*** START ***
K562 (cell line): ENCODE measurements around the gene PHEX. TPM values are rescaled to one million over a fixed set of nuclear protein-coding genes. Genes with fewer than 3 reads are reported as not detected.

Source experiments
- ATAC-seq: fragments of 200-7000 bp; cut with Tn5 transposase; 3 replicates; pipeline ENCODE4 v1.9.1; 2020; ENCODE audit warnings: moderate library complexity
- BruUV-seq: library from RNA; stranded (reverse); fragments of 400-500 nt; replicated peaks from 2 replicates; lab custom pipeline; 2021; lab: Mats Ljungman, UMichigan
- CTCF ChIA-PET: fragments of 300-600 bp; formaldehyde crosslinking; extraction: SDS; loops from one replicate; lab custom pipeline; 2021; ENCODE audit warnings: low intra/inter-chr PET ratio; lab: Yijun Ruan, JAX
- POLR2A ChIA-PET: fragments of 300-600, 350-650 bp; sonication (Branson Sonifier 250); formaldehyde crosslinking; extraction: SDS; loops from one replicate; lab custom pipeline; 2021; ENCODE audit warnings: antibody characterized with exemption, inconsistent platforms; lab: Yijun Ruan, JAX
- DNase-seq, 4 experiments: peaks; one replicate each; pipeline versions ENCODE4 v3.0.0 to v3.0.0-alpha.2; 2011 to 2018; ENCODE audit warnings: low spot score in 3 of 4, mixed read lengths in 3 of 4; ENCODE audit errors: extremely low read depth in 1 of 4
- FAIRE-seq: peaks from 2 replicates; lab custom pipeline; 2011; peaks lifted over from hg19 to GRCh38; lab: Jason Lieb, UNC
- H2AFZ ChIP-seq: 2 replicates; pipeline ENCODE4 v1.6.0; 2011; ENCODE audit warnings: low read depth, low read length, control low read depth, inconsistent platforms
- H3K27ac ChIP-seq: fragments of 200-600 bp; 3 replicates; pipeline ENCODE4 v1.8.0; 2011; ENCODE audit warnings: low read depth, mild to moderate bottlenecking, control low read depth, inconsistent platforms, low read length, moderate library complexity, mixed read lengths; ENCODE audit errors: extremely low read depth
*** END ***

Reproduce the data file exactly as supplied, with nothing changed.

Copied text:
K562 (cell line): ENCODE measurements around the gene PHEX. TPM values are rescaled to one million over a fixed set of nuclear protein-coding genes. Genes with fewer than 3 reads are reported as not detected.

Source experiments
- ATAC-seq: fragments of 200-7000 bp; cut with Tn5 transposase; 3 replicates; pipeline ENCODE4 v1.9.1; 2020; ENCODE audit warnings: moderate library complexity
- BruUV-seq: library from RNA; stranded (reverse); fragments of 400-500 nt; replicated peaks from 2 replicates; lab custom pipeline; 2021; lab: Mats Ljungman, UMichigan
- CTCF ChIA-PET: fragments of 300-600 bp; formaldehyde crosslinking; extraction: SDS; loops from one replicate; lab custom pipeline; 2021; ENCODE audit warnings: low intra/inter-chr PET ratio; lab: Yijun Ruan, JAX
- POLR2A ChIA-PET: fragments of 300-600, 350-650 bp; sonication (Branson Sonifier 250); formaldehyde crosslinking; extraction: SDS; loops from one replicate; lab custom pipeline; 2021; ENCODE audit warnings: antibody characterized with exemption, inconsistent platforms; lab: Yijun Ruan, JAX
- DNase-seq, 4 experiments: peaks; one replicate each; pipeline versions ENCODE4 v3.0.0 to v3.0.0-alpha.2; 2011 to 2018; ENCODE audit warnings: low spot score in 3 of 4, mixed read lengths in 3 of 4; ENCODE audit errors: extremely low read depth in 1 of 4
- FAIRE-seq: peaks from 2 replicates; lab custom pipeline; 2011; peaks lifted over from hg19 to GRCh38; lab: Jason Lieb, UNC
- H2AFZ ChIP-seq: 2 replicates; pipeline ENCODE4 v1.6.0; 2011; ENCODE audit warnings: low read depth, low read length, control low read depth, inconsistent platforms
- H3K27ac ChIP-seq: fragments of 200-600 bp; 3 replicates; pipeline ENCODE4 v1.8.0; 2011; ENCODE audit warnings: low read depth, mild to moderate bottlenecking, control low read depth, inconsistent platforms, low read length, moderate library complexity, mixed read lengths; ENCODE audit errors: extremely low read depth